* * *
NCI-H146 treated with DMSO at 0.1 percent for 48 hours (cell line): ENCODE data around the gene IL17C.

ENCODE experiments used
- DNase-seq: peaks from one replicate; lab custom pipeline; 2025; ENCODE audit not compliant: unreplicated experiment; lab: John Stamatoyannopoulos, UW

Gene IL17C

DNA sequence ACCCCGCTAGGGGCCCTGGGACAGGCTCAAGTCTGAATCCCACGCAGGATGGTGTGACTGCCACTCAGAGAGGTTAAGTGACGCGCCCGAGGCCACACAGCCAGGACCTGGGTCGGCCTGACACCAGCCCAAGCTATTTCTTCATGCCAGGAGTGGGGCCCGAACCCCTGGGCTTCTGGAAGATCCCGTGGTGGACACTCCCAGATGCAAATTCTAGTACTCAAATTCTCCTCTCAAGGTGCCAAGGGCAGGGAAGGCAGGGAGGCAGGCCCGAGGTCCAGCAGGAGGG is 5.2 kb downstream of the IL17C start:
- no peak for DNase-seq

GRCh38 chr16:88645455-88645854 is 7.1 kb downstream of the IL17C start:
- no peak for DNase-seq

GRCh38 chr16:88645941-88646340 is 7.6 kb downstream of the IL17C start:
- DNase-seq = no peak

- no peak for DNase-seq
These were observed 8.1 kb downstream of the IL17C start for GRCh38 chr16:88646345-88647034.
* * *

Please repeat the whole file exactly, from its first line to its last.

NCI-H146 treated with DMSO at 0.1 percent for 48 hours (cell line): ENCODE data around the gene IL17C.

ENCODE experiments used
- DNase-seq: peaks from one replicate; lab custom pipeline; 2025; ENCODE audit not compliant: unreplicated experiment; lab: John Stamatoyannopoulos, UW

Gene IL17C

DNA sequence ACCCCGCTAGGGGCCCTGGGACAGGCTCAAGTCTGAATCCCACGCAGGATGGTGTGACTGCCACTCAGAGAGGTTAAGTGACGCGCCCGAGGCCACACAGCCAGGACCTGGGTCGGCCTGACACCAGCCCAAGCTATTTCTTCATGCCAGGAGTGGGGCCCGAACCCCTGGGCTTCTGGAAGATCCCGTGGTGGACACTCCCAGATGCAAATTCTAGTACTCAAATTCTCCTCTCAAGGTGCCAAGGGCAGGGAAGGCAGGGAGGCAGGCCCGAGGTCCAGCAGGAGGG is 5.2 kb downstream of the IL17C start:
- no peak for DNase-seq

GRCh38 chr16:88645455-88645854 is 7.1 kb downstream of the IL17C start:
- no peak for DNase-seq

GRCh38 chr16:88645941-88646340 is 7.6 kb downstream of the IL17C start:
- DNase-seq = no peak

- no peak for DNase-seq
These were observed 8.1 kb downstream of the IL17C start for GRCh38 chr16:88646345-88647034.